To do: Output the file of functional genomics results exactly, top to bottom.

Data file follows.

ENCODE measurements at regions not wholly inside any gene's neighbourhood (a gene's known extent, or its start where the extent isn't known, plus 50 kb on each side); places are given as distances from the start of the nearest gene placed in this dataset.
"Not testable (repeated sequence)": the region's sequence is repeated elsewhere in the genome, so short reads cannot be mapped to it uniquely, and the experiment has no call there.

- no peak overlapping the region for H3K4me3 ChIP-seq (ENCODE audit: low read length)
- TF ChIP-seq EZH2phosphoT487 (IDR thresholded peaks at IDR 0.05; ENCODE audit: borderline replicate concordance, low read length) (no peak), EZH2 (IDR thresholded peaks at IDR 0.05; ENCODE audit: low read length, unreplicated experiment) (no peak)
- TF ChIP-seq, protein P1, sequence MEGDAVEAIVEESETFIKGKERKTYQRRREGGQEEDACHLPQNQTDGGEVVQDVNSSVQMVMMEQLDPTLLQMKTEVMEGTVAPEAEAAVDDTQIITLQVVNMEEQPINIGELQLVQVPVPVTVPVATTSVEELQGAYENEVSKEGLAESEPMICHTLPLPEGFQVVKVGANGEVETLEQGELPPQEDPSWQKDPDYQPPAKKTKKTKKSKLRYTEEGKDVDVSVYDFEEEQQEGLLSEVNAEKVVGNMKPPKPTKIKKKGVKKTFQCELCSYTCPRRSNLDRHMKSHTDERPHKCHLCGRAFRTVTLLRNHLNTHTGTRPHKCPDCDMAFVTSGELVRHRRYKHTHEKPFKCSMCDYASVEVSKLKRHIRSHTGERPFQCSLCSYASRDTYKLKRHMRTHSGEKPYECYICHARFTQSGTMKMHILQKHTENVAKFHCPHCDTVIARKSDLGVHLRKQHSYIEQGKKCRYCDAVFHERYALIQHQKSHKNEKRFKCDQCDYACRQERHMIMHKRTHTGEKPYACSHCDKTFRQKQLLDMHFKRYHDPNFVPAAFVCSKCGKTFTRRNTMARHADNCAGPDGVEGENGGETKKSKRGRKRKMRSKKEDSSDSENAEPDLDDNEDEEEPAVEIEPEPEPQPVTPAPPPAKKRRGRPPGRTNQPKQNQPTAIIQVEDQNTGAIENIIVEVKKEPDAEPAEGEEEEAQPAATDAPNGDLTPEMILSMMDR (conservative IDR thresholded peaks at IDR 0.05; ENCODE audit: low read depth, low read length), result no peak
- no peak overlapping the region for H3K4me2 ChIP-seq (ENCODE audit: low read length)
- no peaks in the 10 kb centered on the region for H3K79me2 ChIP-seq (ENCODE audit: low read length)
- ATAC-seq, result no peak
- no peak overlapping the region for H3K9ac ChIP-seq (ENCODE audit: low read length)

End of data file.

ENCODE measurements at regions not wholly inside any gene's neighbourhood (a gene's known extent, or its start where the extent isn't known, plus 50 kb on each side); places are given as distances from the start of the nearest gene placed in this dataset.
"Not testable (repeated sequence)": the region's sequence is repeated elsewhere in the genome, so short reads cannot be mapped to it uniquely, and the experiment has no call there.

- no peak overlapping the region for H3K4me3 ChIP-seq (ENCODE audit: low read length)
- TF ChIP-seq EZH2phosphoT487 (IDR thresholded peaks at IDR 0.05; ENCODE audit: borderline replicate concordance, low read length) (no peak), EZH2 (IDR thresholded peaks at IDR 0.05; ENCODE audit: low read length, unreplicated experiment) (no peak)
- TF ChIP-seq, protein P1, sequence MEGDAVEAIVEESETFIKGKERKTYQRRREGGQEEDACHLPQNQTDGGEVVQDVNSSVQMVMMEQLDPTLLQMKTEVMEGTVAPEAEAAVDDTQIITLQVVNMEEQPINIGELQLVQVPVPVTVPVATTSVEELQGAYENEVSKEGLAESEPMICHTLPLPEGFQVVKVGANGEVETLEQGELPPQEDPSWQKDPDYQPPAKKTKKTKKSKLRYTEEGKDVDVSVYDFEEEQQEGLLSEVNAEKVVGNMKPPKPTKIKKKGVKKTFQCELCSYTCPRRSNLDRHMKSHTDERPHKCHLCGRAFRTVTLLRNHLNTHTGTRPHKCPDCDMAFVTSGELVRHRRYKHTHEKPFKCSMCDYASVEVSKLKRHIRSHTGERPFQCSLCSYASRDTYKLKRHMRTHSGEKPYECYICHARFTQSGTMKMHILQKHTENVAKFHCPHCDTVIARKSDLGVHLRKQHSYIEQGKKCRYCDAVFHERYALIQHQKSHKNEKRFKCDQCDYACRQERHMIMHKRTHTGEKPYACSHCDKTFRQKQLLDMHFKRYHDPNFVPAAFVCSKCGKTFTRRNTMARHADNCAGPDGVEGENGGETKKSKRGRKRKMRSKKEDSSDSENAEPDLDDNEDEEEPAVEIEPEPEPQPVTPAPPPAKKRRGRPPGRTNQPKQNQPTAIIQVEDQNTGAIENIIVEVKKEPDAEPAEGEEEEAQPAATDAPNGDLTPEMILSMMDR (conservative IDR thresholded peaks at IDR 0.05; ENCODE audit: low read depth, low read length), result no peak
- no peak overlapping the region for H3K4me2 ChIP-seq (ENCODE audit: low read length)
- no peaks in the 10 kb centered on the region for H3K79me2 ChIP-seq (ENCODE audit: low read length)
- ATAC-seq, result no peak
- no peak overlapping the region for H3K9ac ChIP-seq (ENCODE audit: low read length)